Saturday, 17 September 2016

Nasrudin's Sermon

So, the five year olds in my K3 class made an amazing start creating whatever they wanted with Cuisenaire rods. Here's just some of the creations. In all the creativity there's a lot of implicit maths - ideas of equality and inequality, of arrays and rectangles, of sequences, of enclosing and aligning... And they're bouncing ideas off each other like crazy.


And now I've reached the point where I'm starting to ask for some very particular things. Make a "train" of pink and green rods:
This seems like a much narrower place. I'm directing the activity, I introduced a bit of arbitrary terminology - "train". What I fear is losing all the creativity. 

After free play in Gategno's book, comes trains. 
Trains take us to a lot of good things. But they're a little... one dimensional, after all the splendour of creation.

Perhaps if I was better at this, more sure-footed, I'd be confident to draw all this out from what has already been created. Certainly that's a kind of ideal. That the children are showing each other and learning from each other, and have the sense that they're doing so.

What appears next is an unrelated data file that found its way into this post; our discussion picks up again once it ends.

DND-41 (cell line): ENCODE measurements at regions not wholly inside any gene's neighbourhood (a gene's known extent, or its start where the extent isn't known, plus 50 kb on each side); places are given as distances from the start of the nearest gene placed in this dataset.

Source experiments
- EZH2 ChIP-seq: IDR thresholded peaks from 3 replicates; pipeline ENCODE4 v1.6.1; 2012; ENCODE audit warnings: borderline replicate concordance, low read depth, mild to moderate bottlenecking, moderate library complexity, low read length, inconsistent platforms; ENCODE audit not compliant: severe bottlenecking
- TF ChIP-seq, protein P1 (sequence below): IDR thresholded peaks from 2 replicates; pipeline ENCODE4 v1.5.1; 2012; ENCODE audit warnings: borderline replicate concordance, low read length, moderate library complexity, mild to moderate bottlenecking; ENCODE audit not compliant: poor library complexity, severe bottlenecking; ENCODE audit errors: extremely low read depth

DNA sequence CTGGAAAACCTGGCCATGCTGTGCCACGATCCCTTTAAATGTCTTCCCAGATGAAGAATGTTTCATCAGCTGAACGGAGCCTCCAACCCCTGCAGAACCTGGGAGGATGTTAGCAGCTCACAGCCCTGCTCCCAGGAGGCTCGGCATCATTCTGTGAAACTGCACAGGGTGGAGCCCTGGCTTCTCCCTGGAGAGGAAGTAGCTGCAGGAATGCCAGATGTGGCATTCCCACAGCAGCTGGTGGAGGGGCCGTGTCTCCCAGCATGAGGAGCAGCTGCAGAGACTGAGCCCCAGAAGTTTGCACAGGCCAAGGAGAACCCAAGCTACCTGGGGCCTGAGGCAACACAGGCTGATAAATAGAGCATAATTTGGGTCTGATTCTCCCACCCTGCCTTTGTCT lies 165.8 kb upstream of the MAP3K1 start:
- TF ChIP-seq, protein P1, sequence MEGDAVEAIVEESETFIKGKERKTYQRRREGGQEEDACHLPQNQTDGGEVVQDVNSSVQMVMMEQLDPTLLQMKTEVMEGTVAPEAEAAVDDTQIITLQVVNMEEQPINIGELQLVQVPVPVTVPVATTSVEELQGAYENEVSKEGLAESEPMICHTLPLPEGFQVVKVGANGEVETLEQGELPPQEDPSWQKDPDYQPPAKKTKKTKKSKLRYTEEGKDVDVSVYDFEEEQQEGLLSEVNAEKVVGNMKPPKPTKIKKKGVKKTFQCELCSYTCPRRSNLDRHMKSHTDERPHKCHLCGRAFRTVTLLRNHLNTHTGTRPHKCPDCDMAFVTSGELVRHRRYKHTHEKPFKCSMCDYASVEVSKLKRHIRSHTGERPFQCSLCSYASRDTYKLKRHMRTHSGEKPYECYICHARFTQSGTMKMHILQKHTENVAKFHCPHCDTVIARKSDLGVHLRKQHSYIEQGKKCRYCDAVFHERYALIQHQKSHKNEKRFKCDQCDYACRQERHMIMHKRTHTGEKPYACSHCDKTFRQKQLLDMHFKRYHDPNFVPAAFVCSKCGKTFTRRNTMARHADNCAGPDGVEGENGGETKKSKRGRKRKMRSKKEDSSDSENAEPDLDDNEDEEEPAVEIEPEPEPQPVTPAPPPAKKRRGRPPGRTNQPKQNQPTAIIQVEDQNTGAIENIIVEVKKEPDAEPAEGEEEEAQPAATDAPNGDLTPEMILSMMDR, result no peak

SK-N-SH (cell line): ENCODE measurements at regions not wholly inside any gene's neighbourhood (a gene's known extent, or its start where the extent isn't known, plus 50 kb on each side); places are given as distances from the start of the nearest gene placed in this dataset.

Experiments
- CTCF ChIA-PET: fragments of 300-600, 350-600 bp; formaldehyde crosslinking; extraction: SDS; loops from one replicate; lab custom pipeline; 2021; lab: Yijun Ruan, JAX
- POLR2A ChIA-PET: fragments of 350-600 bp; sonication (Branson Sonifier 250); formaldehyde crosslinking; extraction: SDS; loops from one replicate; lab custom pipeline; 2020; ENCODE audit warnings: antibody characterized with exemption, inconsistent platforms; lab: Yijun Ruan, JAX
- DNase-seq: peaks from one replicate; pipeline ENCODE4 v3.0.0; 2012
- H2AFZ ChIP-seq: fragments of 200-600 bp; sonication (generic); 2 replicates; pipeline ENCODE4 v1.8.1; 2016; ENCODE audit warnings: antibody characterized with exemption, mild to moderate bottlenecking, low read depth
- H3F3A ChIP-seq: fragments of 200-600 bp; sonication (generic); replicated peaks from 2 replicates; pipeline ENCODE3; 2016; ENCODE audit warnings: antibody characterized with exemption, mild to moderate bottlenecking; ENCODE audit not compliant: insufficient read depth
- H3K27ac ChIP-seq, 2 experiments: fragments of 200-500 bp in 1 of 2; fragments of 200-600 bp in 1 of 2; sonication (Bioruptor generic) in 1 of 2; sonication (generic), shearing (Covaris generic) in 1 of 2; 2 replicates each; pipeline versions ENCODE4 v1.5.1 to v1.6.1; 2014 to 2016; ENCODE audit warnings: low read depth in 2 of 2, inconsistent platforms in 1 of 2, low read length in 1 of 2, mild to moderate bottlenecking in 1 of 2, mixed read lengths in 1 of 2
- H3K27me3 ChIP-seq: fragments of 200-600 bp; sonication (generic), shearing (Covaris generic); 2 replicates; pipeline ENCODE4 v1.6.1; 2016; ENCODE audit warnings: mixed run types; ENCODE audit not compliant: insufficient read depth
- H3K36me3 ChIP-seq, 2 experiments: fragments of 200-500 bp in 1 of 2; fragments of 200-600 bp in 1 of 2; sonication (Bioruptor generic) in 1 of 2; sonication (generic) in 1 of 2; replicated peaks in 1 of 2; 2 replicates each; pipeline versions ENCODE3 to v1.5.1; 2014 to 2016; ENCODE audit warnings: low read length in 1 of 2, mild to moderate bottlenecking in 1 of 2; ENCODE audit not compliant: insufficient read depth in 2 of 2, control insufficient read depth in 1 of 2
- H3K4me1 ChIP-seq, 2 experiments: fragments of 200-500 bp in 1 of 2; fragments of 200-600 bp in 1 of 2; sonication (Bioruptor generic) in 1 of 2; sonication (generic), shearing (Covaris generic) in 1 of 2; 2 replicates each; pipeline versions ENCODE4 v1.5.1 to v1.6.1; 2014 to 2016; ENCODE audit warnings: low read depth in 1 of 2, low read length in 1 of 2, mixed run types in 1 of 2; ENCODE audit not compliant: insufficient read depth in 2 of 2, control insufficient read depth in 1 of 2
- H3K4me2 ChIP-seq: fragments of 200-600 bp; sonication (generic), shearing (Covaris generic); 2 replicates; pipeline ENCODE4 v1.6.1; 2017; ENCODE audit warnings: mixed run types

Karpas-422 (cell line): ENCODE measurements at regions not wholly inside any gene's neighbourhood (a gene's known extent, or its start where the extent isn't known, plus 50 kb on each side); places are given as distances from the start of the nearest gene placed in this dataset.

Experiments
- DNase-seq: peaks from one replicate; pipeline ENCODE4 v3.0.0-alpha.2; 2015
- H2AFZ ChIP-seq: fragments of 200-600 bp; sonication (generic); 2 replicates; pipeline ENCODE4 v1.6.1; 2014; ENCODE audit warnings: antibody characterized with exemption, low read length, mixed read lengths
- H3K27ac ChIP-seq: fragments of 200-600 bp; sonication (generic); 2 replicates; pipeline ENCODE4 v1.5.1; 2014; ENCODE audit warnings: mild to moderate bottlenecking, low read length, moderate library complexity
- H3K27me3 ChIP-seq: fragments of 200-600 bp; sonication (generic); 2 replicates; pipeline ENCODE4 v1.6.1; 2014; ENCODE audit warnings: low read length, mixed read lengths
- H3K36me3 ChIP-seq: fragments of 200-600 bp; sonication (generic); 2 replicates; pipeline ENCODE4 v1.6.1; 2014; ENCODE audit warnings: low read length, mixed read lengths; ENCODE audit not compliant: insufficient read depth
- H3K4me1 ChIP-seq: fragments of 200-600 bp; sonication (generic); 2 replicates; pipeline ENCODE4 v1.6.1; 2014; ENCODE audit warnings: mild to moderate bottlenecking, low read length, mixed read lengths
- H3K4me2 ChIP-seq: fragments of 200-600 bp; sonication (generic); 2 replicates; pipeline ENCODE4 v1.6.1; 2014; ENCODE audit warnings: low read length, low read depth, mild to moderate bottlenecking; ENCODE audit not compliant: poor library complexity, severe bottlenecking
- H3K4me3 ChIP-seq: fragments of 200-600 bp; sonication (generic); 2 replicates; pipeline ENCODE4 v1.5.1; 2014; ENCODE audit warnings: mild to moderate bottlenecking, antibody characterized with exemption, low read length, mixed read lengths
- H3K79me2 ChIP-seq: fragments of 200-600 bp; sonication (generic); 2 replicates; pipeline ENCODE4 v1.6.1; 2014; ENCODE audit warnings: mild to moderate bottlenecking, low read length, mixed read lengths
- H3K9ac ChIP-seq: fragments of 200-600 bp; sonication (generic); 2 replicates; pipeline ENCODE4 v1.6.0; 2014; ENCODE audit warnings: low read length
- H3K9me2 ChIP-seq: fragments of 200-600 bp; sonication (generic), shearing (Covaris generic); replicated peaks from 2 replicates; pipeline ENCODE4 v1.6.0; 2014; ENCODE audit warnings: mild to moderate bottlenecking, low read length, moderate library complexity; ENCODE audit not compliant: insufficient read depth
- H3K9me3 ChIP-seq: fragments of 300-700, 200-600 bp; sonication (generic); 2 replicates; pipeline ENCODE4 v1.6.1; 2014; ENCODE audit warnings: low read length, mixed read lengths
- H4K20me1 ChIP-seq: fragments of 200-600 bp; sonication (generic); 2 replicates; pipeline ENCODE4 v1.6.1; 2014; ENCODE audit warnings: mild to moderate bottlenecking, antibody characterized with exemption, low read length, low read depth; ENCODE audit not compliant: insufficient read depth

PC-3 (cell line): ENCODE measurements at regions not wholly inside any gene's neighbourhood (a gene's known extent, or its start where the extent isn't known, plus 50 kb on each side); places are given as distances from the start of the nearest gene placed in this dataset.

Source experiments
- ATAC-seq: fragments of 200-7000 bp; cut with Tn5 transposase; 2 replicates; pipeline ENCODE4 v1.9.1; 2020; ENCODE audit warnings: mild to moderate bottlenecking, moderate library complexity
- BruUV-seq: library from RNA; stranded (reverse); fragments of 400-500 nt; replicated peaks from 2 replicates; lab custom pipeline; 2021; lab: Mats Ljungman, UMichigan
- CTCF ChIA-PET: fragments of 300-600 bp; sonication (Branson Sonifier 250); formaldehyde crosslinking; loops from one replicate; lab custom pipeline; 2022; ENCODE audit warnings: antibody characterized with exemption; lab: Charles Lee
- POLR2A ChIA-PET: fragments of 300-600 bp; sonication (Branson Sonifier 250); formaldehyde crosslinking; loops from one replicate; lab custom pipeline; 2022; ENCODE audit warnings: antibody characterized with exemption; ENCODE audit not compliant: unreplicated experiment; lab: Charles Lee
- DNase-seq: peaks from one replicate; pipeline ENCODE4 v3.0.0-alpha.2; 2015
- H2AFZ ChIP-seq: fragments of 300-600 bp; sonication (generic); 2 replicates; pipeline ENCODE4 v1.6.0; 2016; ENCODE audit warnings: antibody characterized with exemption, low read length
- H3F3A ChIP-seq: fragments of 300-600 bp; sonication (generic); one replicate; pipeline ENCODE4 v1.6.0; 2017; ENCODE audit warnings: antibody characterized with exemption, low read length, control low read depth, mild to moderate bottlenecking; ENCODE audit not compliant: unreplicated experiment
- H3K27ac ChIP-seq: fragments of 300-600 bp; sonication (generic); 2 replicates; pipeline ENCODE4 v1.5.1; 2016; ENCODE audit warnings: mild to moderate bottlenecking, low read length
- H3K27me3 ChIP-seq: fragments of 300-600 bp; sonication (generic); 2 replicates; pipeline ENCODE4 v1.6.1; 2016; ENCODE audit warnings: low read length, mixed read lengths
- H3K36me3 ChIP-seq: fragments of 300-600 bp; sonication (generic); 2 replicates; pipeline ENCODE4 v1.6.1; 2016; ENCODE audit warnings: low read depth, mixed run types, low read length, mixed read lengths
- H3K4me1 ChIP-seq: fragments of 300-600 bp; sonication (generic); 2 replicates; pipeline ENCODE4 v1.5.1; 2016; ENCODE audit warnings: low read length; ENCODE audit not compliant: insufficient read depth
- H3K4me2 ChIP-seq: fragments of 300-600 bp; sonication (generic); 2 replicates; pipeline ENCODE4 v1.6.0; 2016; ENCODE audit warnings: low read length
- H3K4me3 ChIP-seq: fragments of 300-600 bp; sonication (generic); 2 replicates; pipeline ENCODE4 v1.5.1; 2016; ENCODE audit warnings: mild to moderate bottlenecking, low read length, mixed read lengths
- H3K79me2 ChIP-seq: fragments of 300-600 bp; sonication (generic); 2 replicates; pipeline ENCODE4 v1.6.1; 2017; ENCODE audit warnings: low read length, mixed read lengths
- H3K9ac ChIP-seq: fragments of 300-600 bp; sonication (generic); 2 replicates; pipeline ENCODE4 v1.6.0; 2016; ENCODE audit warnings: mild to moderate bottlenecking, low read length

There's a famous story about the wise fool Nasrudin that came to mind when I was wondering if I was rushing ahead too fast:
Nasrudin's Sermon 
One day the villagers thought they would play a joke on Nasrudin. As he was supposed to be a holy man of some kind, they went to him and asked him to preach a sermon in their mosque. He agreed.
When the day came, Nasrudin mounted the pulpit and spoke:
‘O people! Do you know what I am going to tell you?’
‘No, we do not know,’ they cried.
‘If you don't know, then you're not ready for what I have to tell you,’ said the Mulla. He got down and went home.
Not daunted, a deputation went to his house after a few days later and asked him to preach the following Friday, the day of prayer. Nasrudin agreed.
When the day came Nasrudin climbed the pulpit and started his sermon with the same question as before.
This time the congregation answered, in unison:
‘Yes, we know.’
‘In that case,’ said the Mulla, ‘there is no need for me to keep you longer. You may go.’ And he returned home.
Having been prevailed upon to preach for the third Friday in succession, he started his address as before:
‘Do you know or do you not?’
The congregation was ready: ‘Some of us do, and others do not.’
‘Excellent,’ said Nasrudin, ‘then let the ones who know tell the ones who don't.’
Adapted from Idries Shah's The Exploit's of the Incomparable Nasrudin